I lift weights four times a week. The rest of the time I may do yoga, ballet barre, walk, hike or sprint. But to get the results I’m shooting for, my weight training days are non-negotiable. Here’s why:
Is your waistline expanding a little bit (or a lot) each year? And is it getting harder and harder to fight that belly fat even if you diet and exercise every day?
If so, you’re not alone. In my medical practice, “waistline creep” is one of the most common complaints I hear. And it’s a serious problem, because belly fat isn’t just unsightly; it also increases your risk of diabetes, heart disease and even breast cancer.
But new research points to a simple solution—and it doesn’t involve cutting calories or doing hundreds of sit-ups. Instead, it involves resistance training.
What the research shows
In a large-scale study, researchers at Harvard followed more than 10,000 healthy men, aged 40 or older, for 12 years. The men provided information on the types of exercise they did and the amount of time they spent exercising.
It turns out that men who did 20 minutes of weight training every day had a smaller increase in belly fat than men who spent the same amount of time doing moderate to vigorous aerobic activities. (And not surprisingly, the men who were sedentary had the biggest increases in belly fat.) Combining weight training and aerobic exercise led to the best results.
Why weightlifting works
Why does resistance training target your “muffin top” so effectively? Here are the two primary reasons:
- Muscle burns far more calories than fat. So when you add lean muscle to your body with resistance training, you burn more energy all day long—not just when you’re exercising. And that means burning off belly fat, which is easy for the body to mobilize when it needs fuel.
- Resistance training builds strong core muscles in your abdomen and back, and a toned core takes inches off your waistline.
Moreover, weight lifting doesn’t just strengthen your core; it makes you stronger all over. When you get stronger, you have more energy, and that means you do more and you sit less. So again, you’re burning more calories—and that whittles off more abdominal fat.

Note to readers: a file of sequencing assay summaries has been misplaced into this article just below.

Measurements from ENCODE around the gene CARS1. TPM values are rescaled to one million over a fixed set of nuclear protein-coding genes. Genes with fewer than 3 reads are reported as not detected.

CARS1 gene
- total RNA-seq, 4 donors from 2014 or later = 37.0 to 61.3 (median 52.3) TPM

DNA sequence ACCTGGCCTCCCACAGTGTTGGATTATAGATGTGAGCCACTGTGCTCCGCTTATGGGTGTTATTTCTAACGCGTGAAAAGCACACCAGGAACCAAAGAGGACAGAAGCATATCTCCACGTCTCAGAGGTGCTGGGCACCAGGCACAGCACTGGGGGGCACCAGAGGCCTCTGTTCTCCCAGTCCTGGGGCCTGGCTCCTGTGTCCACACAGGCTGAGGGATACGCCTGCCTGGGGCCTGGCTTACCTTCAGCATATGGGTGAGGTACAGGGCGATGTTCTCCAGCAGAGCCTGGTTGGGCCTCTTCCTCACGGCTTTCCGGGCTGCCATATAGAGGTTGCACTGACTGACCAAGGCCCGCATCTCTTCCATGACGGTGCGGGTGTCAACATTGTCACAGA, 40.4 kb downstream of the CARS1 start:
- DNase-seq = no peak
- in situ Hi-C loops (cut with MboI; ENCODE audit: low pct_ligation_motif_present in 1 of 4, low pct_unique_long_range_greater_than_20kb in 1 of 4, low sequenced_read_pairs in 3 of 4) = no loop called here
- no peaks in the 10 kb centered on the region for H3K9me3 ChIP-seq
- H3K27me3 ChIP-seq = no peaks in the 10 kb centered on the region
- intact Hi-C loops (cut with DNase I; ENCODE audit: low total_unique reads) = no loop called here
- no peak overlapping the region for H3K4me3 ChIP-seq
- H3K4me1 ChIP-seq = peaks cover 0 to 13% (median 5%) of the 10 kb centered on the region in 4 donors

The right way to do resistance training
Obviously, it’s smart to add resistance training to your regimen if you want to win the battle of the bulge. While the men in the Harvard study exercised every day, I recommend doing just three or four sessions a week. That way, your body can rest and recover in between.
Here’s how to get the maximum payoff from your weightlifting:
- Pick a heavy enough weight. Here’s a good rule of thumb: If you can easily lift the weight for more than five repetitions, it’s too light.
- Do “low reps.” That means repeating each exercise five times or less.
- Do multiple sets. Start with two sets if you’re a beginner, and gradually work up to twelve.
And remember that resistance training doesn’t just mean lifting weights; it also means using your own body weight. Try these three powerful core exercises, which will rev up your metabolism and really burn off belly fat:
- Planks. To do a plank, hold your body in a “pushup” position, with only your toes and your hands on the floor.
- Squats. Start with the “goblet” squat, which is easy to do correctly. Hold a dumbbell or kettlebell in front of your chest like a goblet. Stand with your feet slightly wider than hip-width, and point your toes slightly outward. Continuing to hold the weight in front of your chest, sit down as if you’re trying to plant your fanny on the ground. Go as low as you can while keeping good form (heels on the ground, knees in line with toes, flat back). Then stand up, keeping your back vertical.
- “Mountain climbers.” Start in a plank position. Pull one knee at a time to your chest and then return to the plank position. Repeat with the other leg.
These exercises can be a little tough when you’re just starting out. The trick, however, is to do them for only 15 seconds in each repetition. That doesn’t sound like a lot, but believe me: You’ll feel it the next day, especially in your core.
Boosting your belly-fat-fighting efforts
If you take up resistance training to battle your belly fat, get more bang for your buck by combining it with a low-carb diet. Sugar and grains are the biggest dietary culprits when it comes to visceral fat, because they cause metabolic syndrome—and metabolic syndrome leads to a big belly.
Also, add in a few minutes of meditation each day. Research shows that mindful meditation can actually reduce belly fat. And get enough sleep, because sleeping less than five hours a night can add pounds to your waistline.
Put all of these elements together, and you have the perfect recipe for melting off that belly bulge. I’m betting that within weeks, you’ll see a difference… and within a few months, you’ll be zipping up jeans you never thought you’d fit into again.
Keep thinking big and living bold!